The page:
The 8th District takes a new look at Foster
Interesting. Last Wednesday, I wrote a post about a sentencing decision out of the 10th District, in which the court had affirmed a sentence where the defendant's only objection was that the court hadn't made the findings necessary for a more-than-minimum or maximum prison sentence, findings that were required under the old law but were declared unconstiutional in State v. Foster. I indicated that the 10th District's approach (also used by the 9th) made sense: there's no error in failing to make findings which are no longer required. I also pointed out that the 8th District hadn't adopted this approach yet, as evidenced by a decision just three weeks ago, when, faced with the exact arguments the defendant raised in the 10th District case, the 8th District vacated the sentence and remanded for resentencing.
Well, lo and behold, the very next day, the 8th District came out with its decision in State v. Murphy. Ms. Murphy had run afoul of the law, and her particular derelictions earned her a 5-year stretch in prison. She filed a delayed appeal, arguing that the judge had erred in giving her more than the minimum term, since she'd never done time before and the judge hadn't made any of the findings the statute required to do that.
Judge Corrigan, writing for a unanimous court (Judges Gallagher and Calbrese joining), began by noting that the appellant "appears benightedly unaware that she is asking this court to enforce a sentencing scheme that has been declared unconstitutional." That's perhaps an overly harsh assessment; the appellant's brief was filed 19 days before Foster was decided. That aside, Judge Corrigan correctly noted that there wasn't much point in remanding the case back for the findings required by the statute, given the statute's unconstitutionality; as he stated, "if the court did not make the required findings under the old sentencing regime, it would serve no purpose whatsoever to remand the case back to the court so that it could once again not make the findings." The court affirmed the sentence, and that was that.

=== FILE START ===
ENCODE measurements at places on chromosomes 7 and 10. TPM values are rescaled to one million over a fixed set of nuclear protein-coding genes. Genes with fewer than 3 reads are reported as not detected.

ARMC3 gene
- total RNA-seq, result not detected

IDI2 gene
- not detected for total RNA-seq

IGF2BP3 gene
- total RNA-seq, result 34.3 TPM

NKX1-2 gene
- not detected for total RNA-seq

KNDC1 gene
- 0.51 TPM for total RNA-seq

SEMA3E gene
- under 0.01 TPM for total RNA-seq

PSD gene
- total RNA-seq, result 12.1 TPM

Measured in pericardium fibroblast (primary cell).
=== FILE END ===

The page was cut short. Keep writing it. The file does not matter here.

Now, I'd really like to believe that Judge Corrigan read my post last Wednesday, said, "Wow! This guy's onto something!" and, in the ensuing 24 hours, changed the opinion to reflect what the 9th and 10th Districts were doing. Then again, I'd really like to believe that the wisest expenditure of my time would be figuring out what I'm going to do with all that money when I win the lottery this week.
Frankly, considering my experience the last time I had Judge Corrigan on the panel for an appeal, I think winning the lottery is more likely.
On the other hand, at least he didn't call me "benighted."